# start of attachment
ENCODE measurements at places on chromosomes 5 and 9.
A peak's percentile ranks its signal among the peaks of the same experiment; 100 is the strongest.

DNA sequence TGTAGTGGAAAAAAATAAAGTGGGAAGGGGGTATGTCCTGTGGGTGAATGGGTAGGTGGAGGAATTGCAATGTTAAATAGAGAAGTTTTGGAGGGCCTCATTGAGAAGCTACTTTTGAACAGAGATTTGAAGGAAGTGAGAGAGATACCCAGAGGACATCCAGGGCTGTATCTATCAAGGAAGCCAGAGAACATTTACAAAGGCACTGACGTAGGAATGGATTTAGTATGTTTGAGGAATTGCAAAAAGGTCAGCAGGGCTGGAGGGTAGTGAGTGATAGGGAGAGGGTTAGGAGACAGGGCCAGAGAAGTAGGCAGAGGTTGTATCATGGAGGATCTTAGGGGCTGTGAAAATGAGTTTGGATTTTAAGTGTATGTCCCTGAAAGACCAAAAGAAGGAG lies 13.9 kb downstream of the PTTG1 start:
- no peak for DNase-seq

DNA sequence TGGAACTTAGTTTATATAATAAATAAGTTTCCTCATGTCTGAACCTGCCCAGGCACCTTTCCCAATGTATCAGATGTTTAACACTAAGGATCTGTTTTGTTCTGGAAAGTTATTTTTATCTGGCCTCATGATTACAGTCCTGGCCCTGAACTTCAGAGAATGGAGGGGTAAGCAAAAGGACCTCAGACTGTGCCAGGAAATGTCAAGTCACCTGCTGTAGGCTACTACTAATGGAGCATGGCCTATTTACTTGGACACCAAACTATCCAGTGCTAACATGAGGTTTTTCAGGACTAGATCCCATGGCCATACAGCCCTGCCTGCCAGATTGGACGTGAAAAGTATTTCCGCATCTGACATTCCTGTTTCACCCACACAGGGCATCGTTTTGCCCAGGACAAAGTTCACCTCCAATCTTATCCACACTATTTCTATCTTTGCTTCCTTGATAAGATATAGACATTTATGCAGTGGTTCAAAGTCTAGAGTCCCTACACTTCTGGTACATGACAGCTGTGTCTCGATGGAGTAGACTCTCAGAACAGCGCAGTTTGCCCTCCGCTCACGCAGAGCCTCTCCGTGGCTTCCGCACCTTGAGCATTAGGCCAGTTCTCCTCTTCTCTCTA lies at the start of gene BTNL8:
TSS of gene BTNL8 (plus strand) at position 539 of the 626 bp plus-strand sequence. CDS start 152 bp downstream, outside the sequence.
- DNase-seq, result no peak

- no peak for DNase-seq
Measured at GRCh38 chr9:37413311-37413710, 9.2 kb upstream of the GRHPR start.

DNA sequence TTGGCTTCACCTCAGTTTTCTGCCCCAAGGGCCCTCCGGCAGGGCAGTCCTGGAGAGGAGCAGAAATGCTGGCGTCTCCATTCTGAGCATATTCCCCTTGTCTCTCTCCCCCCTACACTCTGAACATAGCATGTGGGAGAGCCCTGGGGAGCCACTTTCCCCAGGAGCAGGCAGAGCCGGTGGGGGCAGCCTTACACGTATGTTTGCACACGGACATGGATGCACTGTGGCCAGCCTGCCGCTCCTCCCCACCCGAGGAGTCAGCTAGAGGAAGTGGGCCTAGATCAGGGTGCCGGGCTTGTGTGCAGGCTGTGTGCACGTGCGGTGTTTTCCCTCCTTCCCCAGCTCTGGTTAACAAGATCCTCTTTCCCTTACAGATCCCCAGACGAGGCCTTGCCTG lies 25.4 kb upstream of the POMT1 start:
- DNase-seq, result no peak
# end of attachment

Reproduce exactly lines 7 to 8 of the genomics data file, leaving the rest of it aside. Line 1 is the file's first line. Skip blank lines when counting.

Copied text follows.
- DNase-seq, result no peak

- no peak for DNase-seq